47. Lee AH, Lee KJ, Kim S, Sung YC (1992) Transactivation of human immunodeficiency virus type 1 long terminal repeat-directed gene expression by the human foamy virus bell protein requires a specific DNA sequence. J Virol 66:3236–3240PubMedGoogle Scholar
  48. Lee, AH, Lee HY, Sung YC (1994a) The gene expression of human foamy virus does not require a post-transcriptional transactivator. Virology 204:409–413CrossRefGoogle Scholar
  49. Lee CW, Chang J, Lee KJ, Sung YC (1994b) The Bell protein of human foamy virus contains one positive and two negative control regions which regulate a distinct activation domain of 30 amino acids. J Virol 68:2708–2719Google Scholar
  50. Lee KJ, Lee AH, Sung YC (1993) Multiple positive and negative cis-acting elements that mediate transactivation by bell in the long terminal repeat of human foamy virus. J Virol 67:2317–2326PubMedGoogle Scholar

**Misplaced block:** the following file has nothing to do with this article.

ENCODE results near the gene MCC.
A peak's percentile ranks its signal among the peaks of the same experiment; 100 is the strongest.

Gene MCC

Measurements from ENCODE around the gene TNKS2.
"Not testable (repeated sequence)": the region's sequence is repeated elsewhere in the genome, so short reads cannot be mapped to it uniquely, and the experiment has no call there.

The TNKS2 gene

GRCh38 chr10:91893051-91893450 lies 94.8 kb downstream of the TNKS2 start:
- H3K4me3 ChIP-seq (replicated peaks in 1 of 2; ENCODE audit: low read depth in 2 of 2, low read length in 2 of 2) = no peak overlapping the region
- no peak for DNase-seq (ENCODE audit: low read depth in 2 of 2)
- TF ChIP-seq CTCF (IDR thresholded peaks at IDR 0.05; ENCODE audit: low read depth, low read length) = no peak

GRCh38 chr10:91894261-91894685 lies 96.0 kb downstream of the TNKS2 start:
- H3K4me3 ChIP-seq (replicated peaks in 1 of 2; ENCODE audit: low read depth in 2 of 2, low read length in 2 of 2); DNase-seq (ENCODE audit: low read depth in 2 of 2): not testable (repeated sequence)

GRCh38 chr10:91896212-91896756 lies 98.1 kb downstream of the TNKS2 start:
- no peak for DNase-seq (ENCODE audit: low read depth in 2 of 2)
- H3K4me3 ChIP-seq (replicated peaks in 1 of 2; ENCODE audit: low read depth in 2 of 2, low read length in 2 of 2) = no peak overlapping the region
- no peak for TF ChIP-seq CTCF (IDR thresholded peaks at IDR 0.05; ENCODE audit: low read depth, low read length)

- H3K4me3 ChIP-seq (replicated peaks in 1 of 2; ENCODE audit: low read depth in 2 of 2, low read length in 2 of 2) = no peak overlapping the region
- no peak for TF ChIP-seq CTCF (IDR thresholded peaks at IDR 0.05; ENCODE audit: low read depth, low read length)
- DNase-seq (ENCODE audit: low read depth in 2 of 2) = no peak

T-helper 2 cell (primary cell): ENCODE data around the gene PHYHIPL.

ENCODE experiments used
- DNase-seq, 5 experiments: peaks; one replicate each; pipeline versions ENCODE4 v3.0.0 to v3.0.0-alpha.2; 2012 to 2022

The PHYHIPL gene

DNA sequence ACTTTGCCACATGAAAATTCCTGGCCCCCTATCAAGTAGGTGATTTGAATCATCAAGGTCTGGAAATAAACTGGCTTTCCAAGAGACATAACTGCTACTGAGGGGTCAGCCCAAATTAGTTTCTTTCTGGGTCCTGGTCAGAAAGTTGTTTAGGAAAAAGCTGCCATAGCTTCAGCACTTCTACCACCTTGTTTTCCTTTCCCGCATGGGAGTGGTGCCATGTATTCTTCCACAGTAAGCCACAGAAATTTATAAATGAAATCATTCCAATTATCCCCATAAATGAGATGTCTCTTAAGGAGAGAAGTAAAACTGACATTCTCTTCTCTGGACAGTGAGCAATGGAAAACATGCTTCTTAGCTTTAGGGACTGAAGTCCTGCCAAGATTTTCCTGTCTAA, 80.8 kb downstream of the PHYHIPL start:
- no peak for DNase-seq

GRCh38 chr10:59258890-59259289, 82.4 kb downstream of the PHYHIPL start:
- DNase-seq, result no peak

51. Lindemann D, Rethwilm A (1998) Characterization of a human foamy virus 170-kilodalton Env-Bet fusion protein generated by alternative splicing. J Virol 72:4088–4094PubMedGoogle Scholar
  52. Linial M (2000) Why aren’t foamy viruses pathogenic? Trends Microbiol 8: 284–289 Linial ML (1999) Foamy viruses are unconventional retroviruses. J Virol 73:1747–1755PubMedCrossRefGoogle Scholar
  53. Linial ML (1999) Foamy viruses are unconventional retroviruses. J Virol 73:1747–1755PubMedGoogle Scholar
  54. Löchelt M, Aboud M, Flügel RM (1993a) Increase in the basal transcriptional activity of the human foamy virus internal promoter by the homologous long terminal repeat promoter in cis. Nucleic Acids Res 21:4226–4230CrossRefGoogle Scholar
  55. Löchelt M, Flügel RM (1995) The molecular biology of primate spumaviruses. In Levy JA (ed.) The Retroviridae vol. 4. Plenum Press, New YorkGoogle Scholar
  56. Löchelt M, Flügel RM (1996) The human foamy virus pol gene is expressed as a Pro-Pol polyprotein and not as a Gag-Pol fusion protein. J Virol 70:1033–1040PubMedGoogle Scholar